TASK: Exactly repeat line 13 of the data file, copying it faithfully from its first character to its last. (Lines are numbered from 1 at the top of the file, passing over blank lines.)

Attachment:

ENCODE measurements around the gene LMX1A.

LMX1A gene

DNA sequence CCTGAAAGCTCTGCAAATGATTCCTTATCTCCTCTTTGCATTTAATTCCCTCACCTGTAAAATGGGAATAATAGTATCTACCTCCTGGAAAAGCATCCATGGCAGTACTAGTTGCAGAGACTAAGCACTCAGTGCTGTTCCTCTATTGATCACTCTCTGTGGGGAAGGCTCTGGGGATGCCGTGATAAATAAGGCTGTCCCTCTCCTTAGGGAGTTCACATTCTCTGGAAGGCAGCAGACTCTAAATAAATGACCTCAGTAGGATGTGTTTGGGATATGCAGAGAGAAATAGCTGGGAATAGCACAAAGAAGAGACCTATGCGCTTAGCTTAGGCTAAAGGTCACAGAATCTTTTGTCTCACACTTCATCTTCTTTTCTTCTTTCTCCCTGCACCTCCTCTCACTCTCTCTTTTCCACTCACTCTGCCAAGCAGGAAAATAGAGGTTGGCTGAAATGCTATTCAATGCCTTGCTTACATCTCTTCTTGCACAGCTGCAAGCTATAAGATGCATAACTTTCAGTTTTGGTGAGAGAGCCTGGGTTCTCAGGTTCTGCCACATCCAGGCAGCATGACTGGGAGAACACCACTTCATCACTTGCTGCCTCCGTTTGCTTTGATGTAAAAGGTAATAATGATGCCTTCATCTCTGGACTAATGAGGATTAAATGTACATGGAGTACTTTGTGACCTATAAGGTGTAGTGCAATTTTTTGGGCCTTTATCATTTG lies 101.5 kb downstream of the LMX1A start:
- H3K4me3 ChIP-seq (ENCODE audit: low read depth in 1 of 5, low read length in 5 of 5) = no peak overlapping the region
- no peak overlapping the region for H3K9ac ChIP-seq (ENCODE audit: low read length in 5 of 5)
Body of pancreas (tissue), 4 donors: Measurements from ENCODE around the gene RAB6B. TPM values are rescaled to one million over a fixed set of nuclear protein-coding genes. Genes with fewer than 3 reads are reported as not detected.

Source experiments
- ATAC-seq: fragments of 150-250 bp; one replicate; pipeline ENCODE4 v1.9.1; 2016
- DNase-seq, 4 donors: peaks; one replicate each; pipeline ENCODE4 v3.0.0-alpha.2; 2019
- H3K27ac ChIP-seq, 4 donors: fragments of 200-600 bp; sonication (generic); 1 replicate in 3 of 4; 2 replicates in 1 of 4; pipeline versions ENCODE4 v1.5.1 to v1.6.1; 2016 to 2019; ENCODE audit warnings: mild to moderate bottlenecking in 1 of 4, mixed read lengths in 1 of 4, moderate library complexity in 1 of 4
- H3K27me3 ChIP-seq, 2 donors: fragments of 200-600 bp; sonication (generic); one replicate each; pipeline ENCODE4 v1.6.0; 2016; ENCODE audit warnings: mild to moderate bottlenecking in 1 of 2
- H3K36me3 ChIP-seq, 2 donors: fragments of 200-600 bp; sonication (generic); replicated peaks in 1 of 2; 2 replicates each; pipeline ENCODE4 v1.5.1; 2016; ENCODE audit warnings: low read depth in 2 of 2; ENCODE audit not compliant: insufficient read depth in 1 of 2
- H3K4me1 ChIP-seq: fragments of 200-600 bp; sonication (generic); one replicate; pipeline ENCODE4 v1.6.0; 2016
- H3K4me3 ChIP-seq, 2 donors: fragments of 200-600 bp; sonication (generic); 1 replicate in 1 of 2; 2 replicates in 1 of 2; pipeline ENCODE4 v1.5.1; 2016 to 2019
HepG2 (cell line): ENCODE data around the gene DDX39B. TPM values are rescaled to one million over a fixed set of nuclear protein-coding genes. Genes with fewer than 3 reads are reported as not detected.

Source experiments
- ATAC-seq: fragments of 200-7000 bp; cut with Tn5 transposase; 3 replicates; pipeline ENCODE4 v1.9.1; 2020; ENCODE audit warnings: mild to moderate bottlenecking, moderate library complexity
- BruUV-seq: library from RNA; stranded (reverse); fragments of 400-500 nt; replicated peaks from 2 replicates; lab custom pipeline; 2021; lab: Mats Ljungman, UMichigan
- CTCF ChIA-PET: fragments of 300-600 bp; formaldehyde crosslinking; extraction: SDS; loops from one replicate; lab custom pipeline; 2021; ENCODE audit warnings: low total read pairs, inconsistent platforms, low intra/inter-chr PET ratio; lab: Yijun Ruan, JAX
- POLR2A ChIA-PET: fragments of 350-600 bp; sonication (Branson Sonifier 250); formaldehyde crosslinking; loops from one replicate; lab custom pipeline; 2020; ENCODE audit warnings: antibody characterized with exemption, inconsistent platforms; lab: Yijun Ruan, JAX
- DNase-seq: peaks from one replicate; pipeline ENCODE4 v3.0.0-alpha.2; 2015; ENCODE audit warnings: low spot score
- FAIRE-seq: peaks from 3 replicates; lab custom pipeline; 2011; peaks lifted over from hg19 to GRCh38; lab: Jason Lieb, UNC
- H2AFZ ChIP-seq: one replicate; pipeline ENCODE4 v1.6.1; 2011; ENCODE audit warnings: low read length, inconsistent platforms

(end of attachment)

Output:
- H3K4me1 ChIP-seq: fragments of 200-600 bp; sonication (generic); one replicate; pipeline ENCODE4 v1.6.0; 2016